Specifically, anamnesis is the way we partake of the Sacrifice of the Mass: “do this in memory of me.” The Holy Spirit brings us to the “event” of the Paschal Mystery: into the Upper Room on “the night he was betrayed” two millennia ago, to the Cross, and to Christ’s resurrected Body. Through the living memory of anamnesis (literally, “calling back” or “calling up”), the Holy Spirit brings the Paschal Mystery to us on every Altar throughout the world. “In the liturgical celebration of these events, they become in a certain way present and real.” (CCC #1363)
To be clear, I’m not saying that the relationship between the Universal Stage with the Diocesan and Continental Stages is directly sacramental. What I mean is that the living memory at play in the communiqué’s rationale follows the same tried and true logic of “living memory” found at the “source and summit of the whole Christian life.” (Lumen Gentium #11) Both bishop and non-bishop participants will carry their involvement from the Diocesan and Continental Stages into the General Assembly in October, by continuing their work of spiritual listening, their ability to make in-person connections, and their pattern of meaningful contributions to this Synod. They have been, and will continue to be, "protagonists" in this synodal story.
The communiqué continues: this living memory expresses “the constitutive relationship between common priesthood and ministerial priesthood, and [gives] visibility to the circular relationship between the prophetic function of the People of God and the discernment function of the Pastors.” It is, as I reflected on last year, the dynamic of tradition, of handing on, so that what happened in the past is truly given to the present. (I also noted, by the way, that St. Paul’s understanding of “tradition” in 1 Corinthians 11:23-25 emerges directly from his Eucharistic faith.) In the second part of that reflection, I described the coming together of bishops, clergy, and laity in this synodal process as a matter of partnering with all the faithful in matters of doctrine and especially in pastoral practice, deepening the contribution of lay people to that traditioning process of developing and handing on the faith to the next generation. This change, involving the laity in the Synod of Bishops to this degree, is itself part of the Holy Spirit’s “traditioning work” of leading the Church in a more collaborative, conversational – synodal, direction. It is a form of Newman’s idea of “consulting the faithful,” but develops it further, by helping everyone understand what it means for bishops to “express episcopal collegiality within an entirely synodal Church.” (Emphasis added.)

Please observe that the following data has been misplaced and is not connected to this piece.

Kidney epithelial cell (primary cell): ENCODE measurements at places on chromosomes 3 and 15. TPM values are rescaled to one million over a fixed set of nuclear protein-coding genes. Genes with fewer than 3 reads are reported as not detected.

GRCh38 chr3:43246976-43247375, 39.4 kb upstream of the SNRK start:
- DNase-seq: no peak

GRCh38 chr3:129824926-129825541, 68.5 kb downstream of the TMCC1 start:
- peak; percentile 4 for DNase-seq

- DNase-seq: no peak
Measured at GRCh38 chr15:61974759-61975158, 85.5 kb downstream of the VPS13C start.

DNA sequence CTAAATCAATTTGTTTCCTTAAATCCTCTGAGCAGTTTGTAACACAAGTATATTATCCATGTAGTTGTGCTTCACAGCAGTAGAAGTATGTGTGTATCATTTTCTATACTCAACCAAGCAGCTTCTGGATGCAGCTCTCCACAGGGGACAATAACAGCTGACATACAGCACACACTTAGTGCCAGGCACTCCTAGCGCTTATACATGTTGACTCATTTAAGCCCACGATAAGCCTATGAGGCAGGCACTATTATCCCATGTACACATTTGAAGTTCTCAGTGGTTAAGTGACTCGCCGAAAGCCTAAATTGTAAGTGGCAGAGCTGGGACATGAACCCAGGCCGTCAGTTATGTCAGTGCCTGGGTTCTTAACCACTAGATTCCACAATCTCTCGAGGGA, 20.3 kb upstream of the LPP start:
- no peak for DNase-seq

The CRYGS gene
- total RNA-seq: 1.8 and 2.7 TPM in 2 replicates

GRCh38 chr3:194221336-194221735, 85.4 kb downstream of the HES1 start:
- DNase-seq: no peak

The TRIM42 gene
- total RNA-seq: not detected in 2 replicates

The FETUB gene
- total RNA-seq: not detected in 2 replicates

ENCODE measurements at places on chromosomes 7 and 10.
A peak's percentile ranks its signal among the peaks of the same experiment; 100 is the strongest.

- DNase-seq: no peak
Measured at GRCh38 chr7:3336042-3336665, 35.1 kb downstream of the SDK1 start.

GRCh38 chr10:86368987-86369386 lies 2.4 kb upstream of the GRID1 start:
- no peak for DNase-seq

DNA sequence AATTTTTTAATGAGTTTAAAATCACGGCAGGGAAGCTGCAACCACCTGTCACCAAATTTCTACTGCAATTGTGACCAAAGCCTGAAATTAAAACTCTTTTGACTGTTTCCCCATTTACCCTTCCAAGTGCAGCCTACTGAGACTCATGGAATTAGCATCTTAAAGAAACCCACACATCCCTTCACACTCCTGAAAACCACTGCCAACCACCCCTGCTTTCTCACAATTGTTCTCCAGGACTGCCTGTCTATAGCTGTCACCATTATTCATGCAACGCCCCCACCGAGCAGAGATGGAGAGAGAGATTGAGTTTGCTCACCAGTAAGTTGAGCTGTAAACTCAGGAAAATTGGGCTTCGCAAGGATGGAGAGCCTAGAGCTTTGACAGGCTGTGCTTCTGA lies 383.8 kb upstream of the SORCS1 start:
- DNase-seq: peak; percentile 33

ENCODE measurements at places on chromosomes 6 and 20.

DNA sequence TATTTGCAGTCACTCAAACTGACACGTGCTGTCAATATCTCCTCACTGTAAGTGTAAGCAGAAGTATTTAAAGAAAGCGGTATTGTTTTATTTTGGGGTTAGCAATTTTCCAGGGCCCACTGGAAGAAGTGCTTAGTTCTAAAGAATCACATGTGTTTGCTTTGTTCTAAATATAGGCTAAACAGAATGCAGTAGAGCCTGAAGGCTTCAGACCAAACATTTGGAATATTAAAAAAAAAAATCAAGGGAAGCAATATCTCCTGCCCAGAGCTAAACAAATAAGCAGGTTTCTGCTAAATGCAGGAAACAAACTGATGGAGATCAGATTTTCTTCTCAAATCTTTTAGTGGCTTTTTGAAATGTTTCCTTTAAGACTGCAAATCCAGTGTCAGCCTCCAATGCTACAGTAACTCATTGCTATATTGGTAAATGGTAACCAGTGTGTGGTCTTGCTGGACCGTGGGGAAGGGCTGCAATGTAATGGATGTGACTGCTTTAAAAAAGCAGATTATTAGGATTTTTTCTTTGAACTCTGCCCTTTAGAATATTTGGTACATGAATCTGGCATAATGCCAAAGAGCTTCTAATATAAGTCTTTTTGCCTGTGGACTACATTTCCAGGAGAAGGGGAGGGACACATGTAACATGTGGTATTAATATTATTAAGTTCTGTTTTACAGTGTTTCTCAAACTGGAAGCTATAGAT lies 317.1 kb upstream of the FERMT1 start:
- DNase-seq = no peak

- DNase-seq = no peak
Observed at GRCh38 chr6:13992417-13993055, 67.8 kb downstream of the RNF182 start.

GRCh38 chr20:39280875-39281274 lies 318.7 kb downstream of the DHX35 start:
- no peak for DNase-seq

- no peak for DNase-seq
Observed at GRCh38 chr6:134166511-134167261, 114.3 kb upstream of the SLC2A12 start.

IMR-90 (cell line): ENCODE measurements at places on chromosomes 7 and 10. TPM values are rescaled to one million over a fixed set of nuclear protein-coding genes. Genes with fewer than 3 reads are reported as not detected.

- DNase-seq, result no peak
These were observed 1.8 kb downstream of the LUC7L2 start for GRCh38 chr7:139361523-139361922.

May this development serve to enhance that ministry of oversight, that pastoral governance of the Church that the Holy Father and the College of Bishops continue to exercise. May it enrich the dialogue between “the prophetic function of the People of God and the discernment function of the Pastors,” by instilling an even greater sensitivity to the needs, hopes, and concerns of all the faithful, and therefore enabling the Church’s shepherds to respond with greater wisdom and courage.